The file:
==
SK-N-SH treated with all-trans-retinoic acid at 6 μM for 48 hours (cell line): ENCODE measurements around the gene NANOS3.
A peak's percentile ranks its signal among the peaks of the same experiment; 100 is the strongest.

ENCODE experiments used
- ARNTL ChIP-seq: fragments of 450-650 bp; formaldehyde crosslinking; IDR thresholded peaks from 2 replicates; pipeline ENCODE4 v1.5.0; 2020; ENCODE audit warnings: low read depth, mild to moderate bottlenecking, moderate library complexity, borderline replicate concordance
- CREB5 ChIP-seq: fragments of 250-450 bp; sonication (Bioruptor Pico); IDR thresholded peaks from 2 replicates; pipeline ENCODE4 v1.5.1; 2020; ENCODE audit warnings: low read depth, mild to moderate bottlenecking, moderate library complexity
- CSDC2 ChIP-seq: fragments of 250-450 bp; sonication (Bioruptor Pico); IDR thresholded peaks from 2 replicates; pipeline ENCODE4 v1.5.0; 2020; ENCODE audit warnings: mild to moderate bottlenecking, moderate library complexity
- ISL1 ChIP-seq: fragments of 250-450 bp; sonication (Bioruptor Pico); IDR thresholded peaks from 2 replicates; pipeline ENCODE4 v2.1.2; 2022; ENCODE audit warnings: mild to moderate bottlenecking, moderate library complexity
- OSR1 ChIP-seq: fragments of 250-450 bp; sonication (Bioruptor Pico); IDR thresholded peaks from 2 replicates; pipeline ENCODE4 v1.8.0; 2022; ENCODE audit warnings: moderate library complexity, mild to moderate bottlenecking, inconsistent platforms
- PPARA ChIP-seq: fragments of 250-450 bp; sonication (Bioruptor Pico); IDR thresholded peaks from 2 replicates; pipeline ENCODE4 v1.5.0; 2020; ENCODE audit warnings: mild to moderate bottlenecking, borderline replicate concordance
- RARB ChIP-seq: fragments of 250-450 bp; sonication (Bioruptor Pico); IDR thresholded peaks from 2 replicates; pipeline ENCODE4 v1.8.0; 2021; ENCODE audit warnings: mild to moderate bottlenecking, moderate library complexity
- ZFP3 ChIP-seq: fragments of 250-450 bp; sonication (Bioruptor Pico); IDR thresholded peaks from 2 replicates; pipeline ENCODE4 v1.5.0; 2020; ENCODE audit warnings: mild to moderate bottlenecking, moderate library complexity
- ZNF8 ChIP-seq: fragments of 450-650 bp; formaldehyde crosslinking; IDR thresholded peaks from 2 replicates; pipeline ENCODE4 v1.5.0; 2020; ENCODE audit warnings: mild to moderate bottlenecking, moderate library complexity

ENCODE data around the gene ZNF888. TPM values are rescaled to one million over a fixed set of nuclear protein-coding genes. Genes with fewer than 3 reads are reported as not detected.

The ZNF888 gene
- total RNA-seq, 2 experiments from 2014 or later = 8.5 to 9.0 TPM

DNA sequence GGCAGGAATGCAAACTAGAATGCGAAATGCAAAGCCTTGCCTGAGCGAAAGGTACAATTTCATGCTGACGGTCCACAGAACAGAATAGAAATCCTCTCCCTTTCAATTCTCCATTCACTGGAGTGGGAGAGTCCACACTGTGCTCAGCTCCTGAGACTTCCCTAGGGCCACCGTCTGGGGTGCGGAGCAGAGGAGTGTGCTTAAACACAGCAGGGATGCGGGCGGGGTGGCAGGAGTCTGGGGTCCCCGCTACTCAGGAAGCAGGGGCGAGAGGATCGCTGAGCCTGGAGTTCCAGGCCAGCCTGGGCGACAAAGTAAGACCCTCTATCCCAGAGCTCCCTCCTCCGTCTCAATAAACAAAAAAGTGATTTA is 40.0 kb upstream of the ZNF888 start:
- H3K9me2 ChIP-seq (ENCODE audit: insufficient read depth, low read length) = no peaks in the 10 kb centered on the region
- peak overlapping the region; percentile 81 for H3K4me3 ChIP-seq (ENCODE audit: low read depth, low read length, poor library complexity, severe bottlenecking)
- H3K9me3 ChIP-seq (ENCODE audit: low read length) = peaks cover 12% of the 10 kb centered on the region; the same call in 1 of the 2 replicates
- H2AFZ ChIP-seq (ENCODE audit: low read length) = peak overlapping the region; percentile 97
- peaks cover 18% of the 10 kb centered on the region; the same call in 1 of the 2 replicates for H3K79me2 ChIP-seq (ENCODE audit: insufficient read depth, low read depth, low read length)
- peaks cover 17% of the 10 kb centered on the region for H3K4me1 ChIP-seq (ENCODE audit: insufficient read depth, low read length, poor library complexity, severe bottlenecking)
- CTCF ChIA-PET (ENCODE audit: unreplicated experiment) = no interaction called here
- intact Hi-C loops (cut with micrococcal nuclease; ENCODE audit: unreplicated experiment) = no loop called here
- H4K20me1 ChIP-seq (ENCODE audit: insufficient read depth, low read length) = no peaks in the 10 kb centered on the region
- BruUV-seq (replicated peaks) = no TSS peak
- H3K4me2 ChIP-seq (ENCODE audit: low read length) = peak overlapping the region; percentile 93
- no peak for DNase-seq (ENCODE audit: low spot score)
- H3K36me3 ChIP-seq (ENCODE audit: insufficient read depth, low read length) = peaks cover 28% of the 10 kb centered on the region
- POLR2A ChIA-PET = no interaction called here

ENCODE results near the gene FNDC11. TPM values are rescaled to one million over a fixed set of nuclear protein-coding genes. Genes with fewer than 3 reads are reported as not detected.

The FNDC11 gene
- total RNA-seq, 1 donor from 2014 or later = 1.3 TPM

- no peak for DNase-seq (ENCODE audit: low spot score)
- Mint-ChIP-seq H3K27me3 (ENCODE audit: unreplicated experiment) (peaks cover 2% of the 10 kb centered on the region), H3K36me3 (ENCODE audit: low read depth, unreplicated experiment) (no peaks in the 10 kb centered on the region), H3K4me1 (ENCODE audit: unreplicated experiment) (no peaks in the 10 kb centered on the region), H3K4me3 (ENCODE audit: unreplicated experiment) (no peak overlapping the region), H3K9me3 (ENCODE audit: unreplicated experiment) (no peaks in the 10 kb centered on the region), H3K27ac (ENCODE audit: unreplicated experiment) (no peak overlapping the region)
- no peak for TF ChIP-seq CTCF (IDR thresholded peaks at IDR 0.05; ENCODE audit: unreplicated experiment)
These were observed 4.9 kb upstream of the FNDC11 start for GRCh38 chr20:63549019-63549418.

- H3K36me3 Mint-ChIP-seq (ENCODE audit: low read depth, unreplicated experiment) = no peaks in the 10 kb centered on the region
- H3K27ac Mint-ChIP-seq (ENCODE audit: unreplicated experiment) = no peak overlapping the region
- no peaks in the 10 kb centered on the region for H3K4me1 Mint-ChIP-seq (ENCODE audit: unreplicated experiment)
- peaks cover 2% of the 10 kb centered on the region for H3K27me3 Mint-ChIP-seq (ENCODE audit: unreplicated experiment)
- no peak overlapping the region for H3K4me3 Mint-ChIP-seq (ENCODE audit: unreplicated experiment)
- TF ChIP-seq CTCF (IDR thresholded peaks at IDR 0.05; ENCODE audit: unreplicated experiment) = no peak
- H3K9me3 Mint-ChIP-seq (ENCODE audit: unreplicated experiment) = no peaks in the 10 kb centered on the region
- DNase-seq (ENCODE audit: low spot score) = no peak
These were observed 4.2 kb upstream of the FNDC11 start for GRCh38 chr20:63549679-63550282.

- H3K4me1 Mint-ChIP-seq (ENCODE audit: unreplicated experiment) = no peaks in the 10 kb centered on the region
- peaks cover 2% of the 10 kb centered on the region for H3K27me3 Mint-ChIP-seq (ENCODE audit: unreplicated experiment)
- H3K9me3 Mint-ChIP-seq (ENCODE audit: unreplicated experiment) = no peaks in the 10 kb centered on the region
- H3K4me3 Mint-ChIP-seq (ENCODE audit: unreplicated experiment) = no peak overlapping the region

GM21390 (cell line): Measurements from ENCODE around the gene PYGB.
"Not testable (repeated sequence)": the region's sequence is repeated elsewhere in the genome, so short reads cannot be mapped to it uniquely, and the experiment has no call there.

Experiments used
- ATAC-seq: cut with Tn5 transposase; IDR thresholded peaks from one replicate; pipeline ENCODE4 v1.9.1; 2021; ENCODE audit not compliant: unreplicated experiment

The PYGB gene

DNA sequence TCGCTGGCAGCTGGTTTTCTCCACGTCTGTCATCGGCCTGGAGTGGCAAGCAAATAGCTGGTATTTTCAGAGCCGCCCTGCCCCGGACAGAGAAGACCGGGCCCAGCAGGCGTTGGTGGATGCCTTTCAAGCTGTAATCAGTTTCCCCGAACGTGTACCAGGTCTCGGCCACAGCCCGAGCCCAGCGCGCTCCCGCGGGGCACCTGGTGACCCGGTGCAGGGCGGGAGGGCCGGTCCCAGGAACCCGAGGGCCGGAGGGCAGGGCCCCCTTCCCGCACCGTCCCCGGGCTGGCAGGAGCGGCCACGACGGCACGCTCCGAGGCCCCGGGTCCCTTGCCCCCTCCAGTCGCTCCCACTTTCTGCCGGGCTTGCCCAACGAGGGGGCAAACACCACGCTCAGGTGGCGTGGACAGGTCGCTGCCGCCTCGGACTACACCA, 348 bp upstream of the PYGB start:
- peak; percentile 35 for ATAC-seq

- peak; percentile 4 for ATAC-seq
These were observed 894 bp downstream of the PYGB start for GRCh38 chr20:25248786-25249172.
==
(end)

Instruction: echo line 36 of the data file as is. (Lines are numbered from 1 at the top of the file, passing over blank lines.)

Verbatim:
- no peak for TF ChIP-seq CTCF (IDR thresholded peaks at IDR 0.05; ENCODE audit: unreplicated experiment)